The AHA says it strongly supports state and federal legislation to make physical education an integral part of the curriculum. The association notes that not only does physical education keep kids fit, but studies show that healthy kids learn more when they are physically active. With childhood obesity rates soaring along with hypertension and high cholesterol rates in children also on the rise, the AHA and NASPE say now is not the time to roll back efforts to make physical education a priority in our nation's schools.

"Kids spend a lot of time at school. We feel they should spend as much time learning to be healthy and staying fit, as they do with other curriculum," notes Brown. "Physical education," she says, "is the start to developing good habits in life."

Editor's Note: Medical news is a popular but sensitive subject rooted in science. We receive many comments on this blog each day; not all are posted. Our hope is that much will be learned from the sharing of useful information and personal experiences based on the medical and health topics of the blog. We encourage you to focus your comments on those medical and health topics and we appreciate your input. Thank you for your participation.


June 3rd, 2010
12:27 PM ET

WHO: H1N1 not gone yet

By Elizabeth Landau
CNN.com Health Writer/Producer

You may have forgotten about the virus formerly known as swine flu, but it hasn't gone away, according to the World Health Organization.

The agency is continuing its pandemic alert for 2009 H1N1 influenza, WHO chief Margaret Chan announced Thursday in a statement. There are still world regions, particularly in tropical regions such as the Caribbean and Southeast Asia, that have relatively low level of resurgence of cases.

But "the period of most intense pandemic activity appears likely to have passed for many parts of the world," the statement said.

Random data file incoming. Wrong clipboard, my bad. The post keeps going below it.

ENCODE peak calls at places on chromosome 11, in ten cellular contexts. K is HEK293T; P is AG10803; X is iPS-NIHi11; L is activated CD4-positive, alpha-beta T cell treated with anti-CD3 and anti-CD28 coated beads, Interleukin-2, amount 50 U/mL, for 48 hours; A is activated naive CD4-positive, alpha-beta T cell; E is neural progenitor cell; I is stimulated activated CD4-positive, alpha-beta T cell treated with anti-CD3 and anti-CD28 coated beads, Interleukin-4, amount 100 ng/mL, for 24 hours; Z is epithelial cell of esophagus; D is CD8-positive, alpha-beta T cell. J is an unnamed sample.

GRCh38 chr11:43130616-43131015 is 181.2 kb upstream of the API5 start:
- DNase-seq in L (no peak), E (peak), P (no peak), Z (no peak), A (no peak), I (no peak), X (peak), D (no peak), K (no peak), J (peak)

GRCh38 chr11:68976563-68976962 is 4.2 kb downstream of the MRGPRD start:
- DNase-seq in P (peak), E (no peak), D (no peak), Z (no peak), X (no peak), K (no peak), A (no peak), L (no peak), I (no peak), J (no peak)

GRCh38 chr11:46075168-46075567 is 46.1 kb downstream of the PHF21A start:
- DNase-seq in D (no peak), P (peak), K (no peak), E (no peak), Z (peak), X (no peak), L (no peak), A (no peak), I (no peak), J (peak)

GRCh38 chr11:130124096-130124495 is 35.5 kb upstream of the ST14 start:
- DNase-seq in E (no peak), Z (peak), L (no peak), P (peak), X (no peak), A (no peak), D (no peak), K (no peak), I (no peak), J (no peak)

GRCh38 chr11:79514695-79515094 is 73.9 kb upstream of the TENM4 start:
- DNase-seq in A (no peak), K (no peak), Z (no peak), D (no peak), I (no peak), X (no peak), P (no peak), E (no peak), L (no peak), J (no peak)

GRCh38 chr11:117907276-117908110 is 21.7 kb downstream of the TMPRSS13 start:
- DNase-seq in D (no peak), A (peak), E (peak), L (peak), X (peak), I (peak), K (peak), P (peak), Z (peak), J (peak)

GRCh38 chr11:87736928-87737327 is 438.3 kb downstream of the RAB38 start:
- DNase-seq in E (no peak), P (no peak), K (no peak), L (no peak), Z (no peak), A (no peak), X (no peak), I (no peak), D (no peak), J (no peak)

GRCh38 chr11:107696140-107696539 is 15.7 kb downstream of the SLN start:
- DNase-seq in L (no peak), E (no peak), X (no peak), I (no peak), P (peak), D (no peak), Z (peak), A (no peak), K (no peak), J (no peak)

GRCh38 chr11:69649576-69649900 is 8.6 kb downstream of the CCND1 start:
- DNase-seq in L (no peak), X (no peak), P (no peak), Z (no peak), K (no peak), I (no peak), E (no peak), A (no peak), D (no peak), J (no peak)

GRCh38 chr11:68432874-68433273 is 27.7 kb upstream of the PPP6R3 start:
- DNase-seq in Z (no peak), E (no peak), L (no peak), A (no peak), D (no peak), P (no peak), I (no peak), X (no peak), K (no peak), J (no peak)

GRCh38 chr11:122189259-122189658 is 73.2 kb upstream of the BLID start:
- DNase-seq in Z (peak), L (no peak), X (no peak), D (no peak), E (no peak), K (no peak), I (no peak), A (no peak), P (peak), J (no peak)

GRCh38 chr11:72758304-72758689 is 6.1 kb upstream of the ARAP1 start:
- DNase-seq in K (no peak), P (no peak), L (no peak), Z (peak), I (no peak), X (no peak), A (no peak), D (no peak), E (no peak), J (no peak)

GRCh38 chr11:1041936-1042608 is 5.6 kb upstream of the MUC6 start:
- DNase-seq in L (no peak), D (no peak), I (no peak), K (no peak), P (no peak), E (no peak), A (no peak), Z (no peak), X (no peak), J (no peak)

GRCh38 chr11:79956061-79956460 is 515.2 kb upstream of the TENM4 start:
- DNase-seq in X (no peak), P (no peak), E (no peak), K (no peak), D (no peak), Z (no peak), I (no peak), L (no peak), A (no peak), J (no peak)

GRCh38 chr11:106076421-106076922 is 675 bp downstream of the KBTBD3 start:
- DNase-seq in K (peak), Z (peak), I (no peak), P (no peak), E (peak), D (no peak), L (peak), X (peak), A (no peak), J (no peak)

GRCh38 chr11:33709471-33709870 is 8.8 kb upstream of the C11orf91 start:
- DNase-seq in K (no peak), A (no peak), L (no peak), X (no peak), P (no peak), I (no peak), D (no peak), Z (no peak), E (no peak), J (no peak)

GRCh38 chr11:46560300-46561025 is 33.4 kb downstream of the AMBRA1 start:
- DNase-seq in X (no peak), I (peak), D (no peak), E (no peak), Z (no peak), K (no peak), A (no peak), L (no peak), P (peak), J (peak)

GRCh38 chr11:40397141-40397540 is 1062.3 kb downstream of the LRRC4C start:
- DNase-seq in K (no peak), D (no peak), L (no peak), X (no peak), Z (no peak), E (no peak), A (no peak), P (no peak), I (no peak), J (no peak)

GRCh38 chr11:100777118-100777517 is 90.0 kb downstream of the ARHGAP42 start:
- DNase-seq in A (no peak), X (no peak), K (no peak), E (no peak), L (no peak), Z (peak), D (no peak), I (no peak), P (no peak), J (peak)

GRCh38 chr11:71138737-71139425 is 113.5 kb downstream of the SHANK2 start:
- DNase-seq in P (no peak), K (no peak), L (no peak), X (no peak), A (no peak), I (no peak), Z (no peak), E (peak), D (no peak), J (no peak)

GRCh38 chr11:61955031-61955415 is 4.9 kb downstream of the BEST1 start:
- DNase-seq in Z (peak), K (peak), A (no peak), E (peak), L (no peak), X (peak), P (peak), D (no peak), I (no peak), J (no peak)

In July, a WHO committee will meet again to reassess the situation.

Read the full statement from the World Health Organization.

Here's a retrospective on the H1N1 flu on its one-year anniversary


June 3rd, 2010
12:18 PM ET

My boss smokes e-cigarettes in the office. Is this safe?

As a feature of CNNhealth.com, our team of expert doctors will answer readers' questions. Here's a question for Dr. Gupta.

From Thien Pham, Laramie, WY

“I have a supervisor who is starting to smoke electronic cigarettes in his office. I am wondering what the secondhand smoking health effect is from electronic smoke (such as e-smoke products). Is it legal for people to smoke e-cigarettes inside? Thank you.”

Answer:

This is a great question, Thien, because the mere concept of an electronic cigarette is confusing for folks. These electronic alternatives to conventional cigarettes are touted as a safe alternative to smoking. The suggestion is that secondhand vapor from an e-cigarette might be safe too.

Well, not so fast. The safety record for e-smoke products and the vapor they emit thus far is, well, hazy. There have been no studies about safety for these products in the U.S.

First, it is important to know the difference between an e-cigarette and a conventional one. E-cigarettes, since they are not lit by fire, skip the combustion process. So there is no smoldering, smoky burn at the tip like you would see when lighting a conventional cigarette. Instead, e-cigarettes contain liquid nicotine encased in a plastic filter. When you take a "puff" or inhale on this cigarette surrogate, a small battery warms the nicotine in that filter, creating a thin stream of vapor when exhaled.